Claiming significant and permanent injuries, Ms. Martorella sued the owners of the property. The defendants never properly answered the complaint and plaintiff’s motion for a default judgment of liability was granted on September 8, 2010.


Thereafter, an inquest was held following which, on May 13, 2011, the judge in Queens County issued a decision awarding pain and suffering damages in the sum of $185,000 ($165,000 past – 3 1/2   years, $20,000 future – 17 years).

In Martorella v. 150 Centerville Holding, LLC (2d Dept. 2015) the $185,000 award was affirmed.

Neither the inquest decision nor the appellate court decision gives any indication of the nature of the injuries. Here are the injury details:

  • emergency room treatment at Phelps Memorial Hospital Center on 12/24/07 (12 days after the fall) for progressively worsening left leg symptoms impairing her ability to walk and left arm trembling – diagnosed with an intracranial hemorrhage (acute right thalmic bleeding) and a stroke requiring immediate transfer to a tertiary care unit at another hospital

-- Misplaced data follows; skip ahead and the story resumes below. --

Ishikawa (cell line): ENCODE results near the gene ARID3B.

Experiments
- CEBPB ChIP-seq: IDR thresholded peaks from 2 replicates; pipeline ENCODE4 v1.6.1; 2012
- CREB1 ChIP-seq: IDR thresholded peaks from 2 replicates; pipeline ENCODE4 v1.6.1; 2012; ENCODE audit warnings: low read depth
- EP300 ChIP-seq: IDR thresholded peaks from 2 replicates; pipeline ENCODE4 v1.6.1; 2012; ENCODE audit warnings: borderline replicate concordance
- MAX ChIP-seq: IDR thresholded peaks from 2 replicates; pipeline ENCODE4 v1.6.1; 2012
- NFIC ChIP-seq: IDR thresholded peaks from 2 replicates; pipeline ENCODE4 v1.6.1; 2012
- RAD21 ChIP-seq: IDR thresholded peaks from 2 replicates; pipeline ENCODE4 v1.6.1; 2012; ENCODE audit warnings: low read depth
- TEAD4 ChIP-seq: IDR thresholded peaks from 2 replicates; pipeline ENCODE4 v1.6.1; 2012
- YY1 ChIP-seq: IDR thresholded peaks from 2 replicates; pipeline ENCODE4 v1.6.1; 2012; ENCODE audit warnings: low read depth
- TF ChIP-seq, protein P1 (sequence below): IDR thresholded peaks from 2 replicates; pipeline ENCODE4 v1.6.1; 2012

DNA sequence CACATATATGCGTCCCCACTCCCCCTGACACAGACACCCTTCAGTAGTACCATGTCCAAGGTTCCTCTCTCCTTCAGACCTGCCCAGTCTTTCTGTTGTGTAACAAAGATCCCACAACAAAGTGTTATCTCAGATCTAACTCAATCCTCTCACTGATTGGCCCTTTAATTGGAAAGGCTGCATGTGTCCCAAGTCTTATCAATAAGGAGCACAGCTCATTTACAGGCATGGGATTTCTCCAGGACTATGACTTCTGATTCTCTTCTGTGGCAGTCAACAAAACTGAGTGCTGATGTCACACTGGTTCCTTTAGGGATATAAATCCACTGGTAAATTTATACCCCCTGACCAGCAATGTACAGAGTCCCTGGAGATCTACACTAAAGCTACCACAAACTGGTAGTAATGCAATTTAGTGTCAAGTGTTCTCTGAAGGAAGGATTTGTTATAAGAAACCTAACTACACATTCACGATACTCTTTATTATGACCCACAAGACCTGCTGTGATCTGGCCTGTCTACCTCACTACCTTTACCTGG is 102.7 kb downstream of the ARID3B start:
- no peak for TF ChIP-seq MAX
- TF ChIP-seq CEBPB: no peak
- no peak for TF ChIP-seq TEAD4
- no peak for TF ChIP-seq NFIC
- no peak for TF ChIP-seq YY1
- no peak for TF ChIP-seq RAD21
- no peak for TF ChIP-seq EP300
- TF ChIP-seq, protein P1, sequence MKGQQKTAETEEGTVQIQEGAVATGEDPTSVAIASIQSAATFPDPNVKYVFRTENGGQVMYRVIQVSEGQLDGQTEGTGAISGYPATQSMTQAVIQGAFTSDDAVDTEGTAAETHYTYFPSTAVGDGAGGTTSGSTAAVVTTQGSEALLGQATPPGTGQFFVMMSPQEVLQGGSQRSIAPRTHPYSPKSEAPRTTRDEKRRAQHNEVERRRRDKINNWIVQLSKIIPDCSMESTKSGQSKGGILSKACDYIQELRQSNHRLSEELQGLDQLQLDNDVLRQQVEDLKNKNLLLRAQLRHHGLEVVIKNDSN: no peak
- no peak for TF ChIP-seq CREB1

• intracranial-bleeds-copy
  • transferred by ambulance and admitted to Westchester Medical Center on 12/24/07 through 12/30/07 where she was treated with daily transfusions of platelets and IV immunoglobulin therapy
  • inpatient rehabilitation treatment for one month at Kendal on Hudson, a continuing care retirement community located on the Phelps campus that also offers skilled nursing care
  • about three months of hospital outpatient rehabilitation treatment for left side hemiparesis
  • one month in a wheelchair and another using a cane
  • as of the inquest date, continuing left side weakness leaving plaintiff unable to walk stairs without great difficulty and unable to use both hands for any activities such as cooking, dressing herself and shopping

Inside Information:

  • The only testimony at the inquest was from the plaintiff (who was subjected to cross-examination by defense counsel). In addition, she submitted as evidence medical records from the hospitals and doctors.
  • Plaintiff had ceased any treatment for her injuries as of the date of the inquest.